Helpful data points include company name, job title and location. You could also incorporate negative criteria that indicates when leads are not likely to convert and can be disqualified. When you have these types of data points, you’ll have the information you need for more accurately assessing and qualifying new leads. Consider producing a monthly report on new leads to track progress and demonstrate your success. 

Does your CRM database setup and supporting processes capture the necessary data to qualify leads and make it reportable?  

Closed-Loop Reporting

B2B closed loop reporting

Closed-loop reporting refers to identifying the source and journey of a converted lead, ideally tracking each point on their journey from the first touchpoint to the closed deal. This lets you see your customers' journeys, allowing you to assess which touchpoints are most effective for bringing in, nurturing and converting high quality leads.

Your CRM database is the centralized storage for collating all this data, whether it’s inserted automatically by integrated systems or manually input by marketing and sales teams. Marketing automation platforms, such as Hubspot, are essential for a complete picture. Plus you’ll need to activate tracking pixels for your distribution platforms such as Facebook, or use UTM codes for tracking organic content performance. 

Depending on your business model, your sales team may have more or less responsibility to document touchpoints from any stage in the customer journey and close the reporting loop.

API integrations

Utilize 2-way API integrations between your CRM database and your owned channels, primarily your email platform and website. Most modern CRM databases should provide this, along with technical support if you need it. When configured, this will help automate customer data capture into your centralized database, giving you a clearer view of customer behavior and journeys so prospects can be accurately scored.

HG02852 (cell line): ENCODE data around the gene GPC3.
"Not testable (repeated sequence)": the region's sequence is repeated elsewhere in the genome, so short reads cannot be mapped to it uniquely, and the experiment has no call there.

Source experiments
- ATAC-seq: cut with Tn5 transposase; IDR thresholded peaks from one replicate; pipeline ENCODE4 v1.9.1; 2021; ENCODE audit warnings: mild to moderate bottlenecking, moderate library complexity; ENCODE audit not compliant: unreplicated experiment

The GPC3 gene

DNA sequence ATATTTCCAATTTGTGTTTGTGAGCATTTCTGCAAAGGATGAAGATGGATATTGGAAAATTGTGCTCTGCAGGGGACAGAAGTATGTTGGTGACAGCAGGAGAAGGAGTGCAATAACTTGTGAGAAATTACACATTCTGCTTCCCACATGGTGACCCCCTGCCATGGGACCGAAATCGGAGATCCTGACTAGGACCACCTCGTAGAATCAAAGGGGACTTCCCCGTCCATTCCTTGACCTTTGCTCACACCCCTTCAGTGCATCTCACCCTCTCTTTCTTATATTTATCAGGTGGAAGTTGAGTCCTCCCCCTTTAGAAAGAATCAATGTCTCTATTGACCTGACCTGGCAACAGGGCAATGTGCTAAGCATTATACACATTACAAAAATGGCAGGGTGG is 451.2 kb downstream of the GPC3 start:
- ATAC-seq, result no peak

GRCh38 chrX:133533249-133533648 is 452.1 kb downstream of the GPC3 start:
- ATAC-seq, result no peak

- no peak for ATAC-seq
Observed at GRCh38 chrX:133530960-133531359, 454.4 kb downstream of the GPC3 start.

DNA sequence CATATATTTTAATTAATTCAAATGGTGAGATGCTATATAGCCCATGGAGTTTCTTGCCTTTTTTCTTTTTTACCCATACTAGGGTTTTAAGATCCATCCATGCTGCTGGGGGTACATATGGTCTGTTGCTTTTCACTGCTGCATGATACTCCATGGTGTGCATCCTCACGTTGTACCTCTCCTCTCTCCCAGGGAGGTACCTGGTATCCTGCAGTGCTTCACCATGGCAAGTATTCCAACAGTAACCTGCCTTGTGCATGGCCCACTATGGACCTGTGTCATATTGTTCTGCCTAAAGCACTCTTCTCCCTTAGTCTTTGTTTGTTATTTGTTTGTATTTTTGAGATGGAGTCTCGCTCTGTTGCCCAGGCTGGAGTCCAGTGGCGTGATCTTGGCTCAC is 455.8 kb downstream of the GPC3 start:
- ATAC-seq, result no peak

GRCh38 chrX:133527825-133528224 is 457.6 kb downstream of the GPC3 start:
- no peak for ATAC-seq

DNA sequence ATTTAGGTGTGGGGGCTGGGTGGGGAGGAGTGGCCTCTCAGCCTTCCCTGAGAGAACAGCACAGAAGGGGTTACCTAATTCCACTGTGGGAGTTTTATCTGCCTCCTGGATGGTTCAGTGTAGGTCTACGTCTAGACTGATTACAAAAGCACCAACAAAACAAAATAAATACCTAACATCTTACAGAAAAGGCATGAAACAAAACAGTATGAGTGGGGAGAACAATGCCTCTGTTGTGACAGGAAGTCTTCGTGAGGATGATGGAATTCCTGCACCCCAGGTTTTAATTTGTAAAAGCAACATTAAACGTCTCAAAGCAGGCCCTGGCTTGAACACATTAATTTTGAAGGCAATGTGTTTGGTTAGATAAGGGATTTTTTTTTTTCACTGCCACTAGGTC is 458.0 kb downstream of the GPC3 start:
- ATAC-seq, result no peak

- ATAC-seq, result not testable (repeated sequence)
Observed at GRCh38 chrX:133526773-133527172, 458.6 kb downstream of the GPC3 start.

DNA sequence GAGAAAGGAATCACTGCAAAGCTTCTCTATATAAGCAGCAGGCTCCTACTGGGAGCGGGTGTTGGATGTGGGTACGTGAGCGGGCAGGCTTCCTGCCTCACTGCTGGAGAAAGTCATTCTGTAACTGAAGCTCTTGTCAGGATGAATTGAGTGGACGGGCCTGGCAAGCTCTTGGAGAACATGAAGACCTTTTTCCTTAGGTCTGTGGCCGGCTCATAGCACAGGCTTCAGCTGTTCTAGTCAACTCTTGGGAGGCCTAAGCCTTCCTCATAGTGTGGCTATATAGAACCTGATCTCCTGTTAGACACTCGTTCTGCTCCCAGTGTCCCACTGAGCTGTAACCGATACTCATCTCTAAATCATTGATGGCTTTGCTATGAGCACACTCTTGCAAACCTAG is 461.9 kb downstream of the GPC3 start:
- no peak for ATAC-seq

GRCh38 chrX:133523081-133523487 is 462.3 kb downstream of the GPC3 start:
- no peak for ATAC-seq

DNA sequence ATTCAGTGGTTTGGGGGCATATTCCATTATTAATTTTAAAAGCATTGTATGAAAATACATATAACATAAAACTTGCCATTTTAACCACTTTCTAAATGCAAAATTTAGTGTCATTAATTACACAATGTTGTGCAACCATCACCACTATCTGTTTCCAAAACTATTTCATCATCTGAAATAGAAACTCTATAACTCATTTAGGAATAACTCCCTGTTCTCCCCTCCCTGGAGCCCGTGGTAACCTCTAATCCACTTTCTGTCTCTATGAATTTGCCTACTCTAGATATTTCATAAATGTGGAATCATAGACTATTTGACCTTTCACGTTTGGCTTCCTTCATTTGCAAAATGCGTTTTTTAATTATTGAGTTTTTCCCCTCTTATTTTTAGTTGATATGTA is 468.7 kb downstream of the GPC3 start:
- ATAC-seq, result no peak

Marketing Automation

Marketing automation platforms are a valuable tool to support lead scoring and nurturing. It’s interesting that only 39% of marketers said they use marketing automation in their tech stack in 2021, which could possibly be down to resource constraints. 

Marketing automation platforms are CRM databases that use API integrations, gathering multiple data points from integrated sources such as your website and email platform, delivering much deeper insight and personalization for known prospects. Prospects can be automatically scored and nurtured by an automation platform. Set up email flows for new leads and better cater to individual interests, with email chains triggered and delivered on an individual basis. You’ll be able to more efficiently and accurately manage when a lead can be moved from an MQL to an SQL.

If you’re considering marketing automation and pre-built email flows, do use your audience personas, content engagement data and input from your sales team to understand what works best per use case.

Summing Up 

The foundation of any effective B2B content marketing strategy is topical authority built on your owned channels. Content is absolutely essential to nurture, qualify and convert leads at scale. Your content should be easy to find organically using strategically chosen keywords and hashtags.

Whether leads find your website through social or search, any starting point needs to provide a clear customer journey using insightfully designed content touch points in a nurturing funnel.

From ‘How to’ content, to CTAs leading into deeper detail about your offering, CTAs should be compellingly crafted to:

  • Keep your audience engaged.
  • Justify the sharing of personal data. 
  • Nurture users through individual journeys using content touch points that meet their informational needs.

And this concludes Chapter 2 of Half Past Nine’s four-part B2B content marketing series. 

Ready to discover more of the series now? See the other chapters below, or bookmark them for later!

More In This Series

Kenneth Shen
Chief Executive Officer
Brenden Delarua
Sr. Paid Media Strategist
Jenner Kearns
Chief Delivery Officer
Jenner Kearns
Chief Delivery Officer
Jenner Kearns
Chief Delivery Officer
Kenneth Shen
Chief Executive Officer
Kenneth Shen
Chief Executive Officer
Kenneth Shen
Chief Executive Officer
Kenneth Shen
Chief Executive Officer
Jenner Kearns
Chief Delivery Officer
Kenneth Shen
Chief Executive Officer
Jenner Kearns
Chief Delivery Officer
Jenner Kearns